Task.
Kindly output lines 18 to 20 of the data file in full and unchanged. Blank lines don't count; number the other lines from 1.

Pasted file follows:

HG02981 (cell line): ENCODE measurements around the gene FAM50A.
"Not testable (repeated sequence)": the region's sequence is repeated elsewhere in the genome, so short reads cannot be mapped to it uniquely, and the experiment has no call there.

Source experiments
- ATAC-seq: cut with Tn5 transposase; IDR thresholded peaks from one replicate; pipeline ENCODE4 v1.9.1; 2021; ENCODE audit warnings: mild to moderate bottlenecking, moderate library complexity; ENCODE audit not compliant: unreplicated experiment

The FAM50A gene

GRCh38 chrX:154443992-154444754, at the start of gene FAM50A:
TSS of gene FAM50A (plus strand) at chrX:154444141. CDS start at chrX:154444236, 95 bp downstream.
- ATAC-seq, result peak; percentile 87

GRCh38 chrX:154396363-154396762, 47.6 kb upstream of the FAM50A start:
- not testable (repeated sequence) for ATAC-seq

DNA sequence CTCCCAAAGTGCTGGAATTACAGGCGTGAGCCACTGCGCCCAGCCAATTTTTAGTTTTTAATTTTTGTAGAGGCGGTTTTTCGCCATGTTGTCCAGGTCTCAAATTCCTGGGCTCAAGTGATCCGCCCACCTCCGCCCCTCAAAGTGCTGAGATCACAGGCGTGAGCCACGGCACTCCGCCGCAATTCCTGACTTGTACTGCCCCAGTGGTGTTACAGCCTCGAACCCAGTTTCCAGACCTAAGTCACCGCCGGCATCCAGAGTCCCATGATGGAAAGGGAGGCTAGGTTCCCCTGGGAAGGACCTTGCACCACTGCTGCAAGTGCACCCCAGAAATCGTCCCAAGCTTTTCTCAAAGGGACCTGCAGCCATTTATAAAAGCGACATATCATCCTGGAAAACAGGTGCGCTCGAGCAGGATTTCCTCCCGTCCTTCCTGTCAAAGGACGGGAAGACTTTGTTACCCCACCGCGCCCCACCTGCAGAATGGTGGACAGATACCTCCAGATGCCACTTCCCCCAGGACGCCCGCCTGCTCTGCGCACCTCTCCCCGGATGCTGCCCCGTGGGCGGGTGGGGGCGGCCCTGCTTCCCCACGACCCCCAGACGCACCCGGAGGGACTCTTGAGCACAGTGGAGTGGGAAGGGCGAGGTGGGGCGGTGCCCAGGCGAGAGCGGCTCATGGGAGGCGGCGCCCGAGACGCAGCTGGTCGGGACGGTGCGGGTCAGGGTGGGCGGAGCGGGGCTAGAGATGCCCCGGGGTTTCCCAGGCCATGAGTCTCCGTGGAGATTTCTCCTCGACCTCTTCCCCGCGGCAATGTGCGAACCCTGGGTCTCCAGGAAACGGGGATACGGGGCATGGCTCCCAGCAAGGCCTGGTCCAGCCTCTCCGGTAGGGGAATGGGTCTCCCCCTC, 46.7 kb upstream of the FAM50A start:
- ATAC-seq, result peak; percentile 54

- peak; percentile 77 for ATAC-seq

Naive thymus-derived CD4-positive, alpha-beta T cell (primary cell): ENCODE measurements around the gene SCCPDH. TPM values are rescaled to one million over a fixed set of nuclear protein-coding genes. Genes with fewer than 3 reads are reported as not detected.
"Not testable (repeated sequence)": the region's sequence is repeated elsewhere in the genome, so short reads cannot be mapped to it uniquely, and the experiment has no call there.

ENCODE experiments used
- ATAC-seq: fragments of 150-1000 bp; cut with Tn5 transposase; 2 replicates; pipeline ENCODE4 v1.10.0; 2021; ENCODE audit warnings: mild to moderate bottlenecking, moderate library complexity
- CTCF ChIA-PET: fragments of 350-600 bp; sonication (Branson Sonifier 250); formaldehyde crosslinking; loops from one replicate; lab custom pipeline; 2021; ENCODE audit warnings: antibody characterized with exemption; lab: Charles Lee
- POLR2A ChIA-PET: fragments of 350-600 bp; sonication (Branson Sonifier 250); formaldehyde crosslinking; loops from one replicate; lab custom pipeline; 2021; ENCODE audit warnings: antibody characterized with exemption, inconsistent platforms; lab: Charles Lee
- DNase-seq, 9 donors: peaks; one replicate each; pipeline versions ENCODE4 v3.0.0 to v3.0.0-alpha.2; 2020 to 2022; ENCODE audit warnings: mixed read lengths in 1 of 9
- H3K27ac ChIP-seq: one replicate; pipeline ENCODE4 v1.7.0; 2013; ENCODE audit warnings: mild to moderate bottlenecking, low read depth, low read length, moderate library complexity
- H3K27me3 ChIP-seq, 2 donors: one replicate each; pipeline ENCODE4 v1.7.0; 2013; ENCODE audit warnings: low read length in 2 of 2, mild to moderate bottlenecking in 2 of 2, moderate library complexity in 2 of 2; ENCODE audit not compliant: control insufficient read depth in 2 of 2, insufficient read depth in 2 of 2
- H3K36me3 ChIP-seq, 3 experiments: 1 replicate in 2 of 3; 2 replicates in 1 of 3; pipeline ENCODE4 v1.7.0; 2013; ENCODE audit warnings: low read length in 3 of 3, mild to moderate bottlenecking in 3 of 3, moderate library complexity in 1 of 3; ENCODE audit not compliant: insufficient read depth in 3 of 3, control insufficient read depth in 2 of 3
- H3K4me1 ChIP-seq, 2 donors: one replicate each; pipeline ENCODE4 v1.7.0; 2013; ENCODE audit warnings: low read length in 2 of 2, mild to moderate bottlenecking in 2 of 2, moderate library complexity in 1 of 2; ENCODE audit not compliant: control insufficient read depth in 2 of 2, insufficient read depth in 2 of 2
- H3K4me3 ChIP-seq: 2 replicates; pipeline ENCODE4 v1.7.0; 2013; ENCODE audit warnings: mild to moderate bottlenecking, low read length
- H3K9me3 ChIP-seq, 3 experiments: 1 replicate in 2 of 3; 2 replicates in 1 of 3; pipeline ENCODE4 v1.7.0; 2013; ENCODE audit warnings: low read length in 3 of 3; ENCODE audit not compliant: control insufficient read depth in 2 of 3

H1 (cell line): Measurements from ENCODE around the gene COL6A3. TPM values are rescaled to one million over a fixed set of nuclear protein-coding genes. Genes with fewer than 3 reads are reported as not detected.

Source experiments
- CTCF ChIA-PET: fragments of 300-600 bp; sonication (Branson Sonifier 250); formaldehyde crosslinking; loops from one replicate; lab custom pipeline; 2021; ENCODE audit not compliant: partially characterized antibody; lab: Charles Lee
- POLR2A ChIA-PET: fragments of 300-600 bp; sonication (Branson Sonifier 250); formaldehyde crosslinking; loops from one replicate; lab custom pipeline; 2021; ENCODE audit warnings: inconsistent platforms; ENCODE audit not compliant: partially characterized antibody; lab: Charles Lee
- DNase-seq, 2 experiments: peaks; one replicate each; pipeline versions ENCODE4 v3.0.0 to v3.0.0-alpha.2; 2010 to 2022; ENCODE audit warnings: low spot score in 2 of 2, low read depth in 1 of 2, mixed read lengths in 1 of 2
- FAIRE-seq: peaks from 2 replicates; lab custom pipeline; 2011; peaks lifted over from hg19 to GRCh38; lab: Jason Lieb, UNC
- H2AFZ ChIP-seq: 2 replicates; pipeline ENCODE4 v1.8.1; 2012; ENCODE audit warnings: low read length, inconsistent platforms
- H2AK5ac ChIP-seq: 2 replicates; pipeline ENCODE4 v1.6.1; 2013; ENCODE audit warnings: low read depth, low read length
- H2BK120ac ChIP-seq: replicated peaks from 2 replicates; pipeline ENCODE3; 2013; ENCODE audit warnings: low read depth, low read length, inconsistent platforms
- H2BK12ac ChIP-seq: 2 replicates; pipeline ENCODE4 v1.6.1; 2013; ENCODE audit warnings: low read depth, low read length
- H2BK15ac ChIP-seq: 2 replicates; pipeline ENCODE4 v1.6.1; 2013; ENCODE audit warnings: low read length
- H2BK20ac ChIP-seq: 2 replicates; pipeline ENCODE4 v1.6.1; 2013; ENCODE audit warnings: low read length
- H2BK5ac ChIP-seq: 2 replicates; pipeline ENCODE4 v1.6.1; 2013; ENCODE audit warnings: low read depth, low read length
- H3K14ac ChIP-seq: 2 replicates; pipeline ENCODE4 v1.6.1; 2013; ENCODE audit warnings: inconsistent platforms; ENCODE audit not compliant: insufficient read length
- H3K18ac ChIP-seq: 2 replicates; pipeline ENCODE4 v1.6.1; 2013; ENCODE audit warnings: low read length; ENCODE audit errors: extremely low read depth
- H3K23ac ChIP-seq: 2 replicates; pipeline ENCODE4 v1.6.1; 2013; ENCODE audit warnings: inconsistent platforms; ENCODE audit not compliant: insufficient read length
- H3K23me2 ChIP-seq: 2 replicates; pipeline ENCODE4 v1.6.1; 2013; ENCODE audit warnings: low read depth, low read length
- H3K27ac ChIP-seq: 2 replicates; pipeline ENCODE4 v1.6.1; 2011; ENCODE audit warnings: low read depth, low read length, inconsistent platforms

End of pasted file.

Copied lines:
- CTCF ChIA-PET: fragments of 350-600 bp; sonication (Branson Sonifier 250); formaldehyde crosslinking; loops from one replicate; lab custom pipeline; 2021; ENCODE audit warnings: antibody characterized with exemption; lab: Charles Lee
- POLR2A ChIA-PET: fragments of 350-600 bp; sonication (Branson Sonifier 250); formaldehyde crosslinking; loops from one replicate; lab custom pipeline; 2021; ENCODE audit warnings: antibody characterized with exemption, inconsistent platforms; lab: Charles Lee
- DNase-seq, 9 donors: peaks; one replicate each; pipeline versions ENCODE4 v3.0.0 to v3.0.0-alpha.2; 2020 to 2022; ENCODE audit warnings: mixed read lengths in 1 of 9